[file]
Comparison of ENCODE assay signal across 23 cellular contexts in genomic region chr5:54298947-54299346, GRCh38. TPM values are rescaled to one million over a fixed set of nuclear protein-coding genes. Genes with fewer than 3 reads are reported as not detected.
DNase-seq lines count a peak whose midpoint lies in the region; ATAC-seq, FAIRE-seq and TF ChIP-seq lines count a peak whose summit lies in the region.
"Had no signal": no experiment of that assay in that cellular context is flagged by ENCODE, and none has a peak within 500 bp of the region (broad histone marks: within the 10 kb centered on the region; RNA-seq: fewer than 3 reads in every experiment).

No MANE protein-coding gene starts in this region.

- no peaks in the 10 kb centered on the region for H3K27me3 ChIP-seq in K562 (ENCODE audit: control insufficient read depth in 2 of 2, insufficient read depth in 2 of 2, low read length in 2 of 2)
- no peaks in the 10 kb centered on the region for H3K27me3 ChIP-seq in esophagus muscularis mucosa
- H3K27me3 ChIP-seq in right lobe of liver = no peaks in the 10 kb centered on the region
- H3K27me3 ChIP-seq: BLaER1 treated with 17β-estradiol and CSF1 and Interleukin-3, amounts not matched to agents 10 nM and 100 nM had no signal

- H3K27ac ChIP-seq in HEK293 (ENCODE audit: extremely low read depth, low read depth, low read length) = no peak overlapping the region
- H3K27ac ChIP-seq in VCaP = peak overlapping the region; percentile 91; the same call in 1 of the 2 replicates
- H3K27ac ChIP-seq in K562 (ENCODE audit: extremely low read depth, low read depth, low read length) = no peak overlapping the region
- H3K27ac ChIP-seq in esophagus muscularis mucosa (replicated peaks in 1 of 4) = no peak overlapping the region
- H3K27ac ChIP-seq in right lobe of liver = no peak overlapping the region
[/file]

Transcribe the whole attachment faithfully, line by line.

Comparison of ENCODE assay signal across 23 cellular contexts in genomic region chr5:54298947-54299346, GRCh38. TPM values are rescaled to one million over a fixed set of nuclear protein-coding genes. Genes with fewer than 3 reads are reported as not detected.
DNase-seq lines count a peak whose midpoint lies in the region; ATAC-seq, FAIRE-seq and TF ChIP-seq lines count a peak whose summit lies in the region.
"Had no signal": no experiment of that assay in that cellular context is flagged by ENCODE, and none has a peak within 500 bp of the region (broad histone marks: within the 10 kb centered on the region; RNA-seq: fewer than 3 reads in every experiment).

No MANE protein-coding gene starts in this region.

- no peaks in the 10 kb centered on the region for H3K27me3 ChIP-seq in K562 (ENCODE audit: control insufficient read depth in 2 of 2, insufficient read depth in 2 of 2, low read length in 2 of 2)
- no peaks in the 10 kb centered on the region for H3K27me3 ChIP-seq in esophagus muscularis mucosa
- H3K27me3 ChIP-seq in right lobe of liver = no peaks in the 10 kb centered on the region
- H3K27me3 ChIP-seq: BLaER1 treated with 17β-estradiol and CSF1 and Interleukin-3, amounts not matched to agents 10 nM and 100 nM had no signal

- H3K27ac ChIP-seq in HEK293 (ENCODE audit: extremely low read depth, low read depth, low read length) = no peak overlapping the region
- H3K27ac ChIP-seq in VCaP = peak overlapping the region; percentile 91; the same call in 1 of the 2 replicates
- H3K27ac ChIP-seq in K562 (ENCODE audit: extremely low read depth, low read depth, low read length) = no peak overlapping the region
- H3K27ac ChIP-seq in esophagus muscularis mucosa (replicated peaks in 1 of 4) = no peak overlapping the region
- H3K27ac ChIP-seq in right lobe of liver = no peak overlapping the region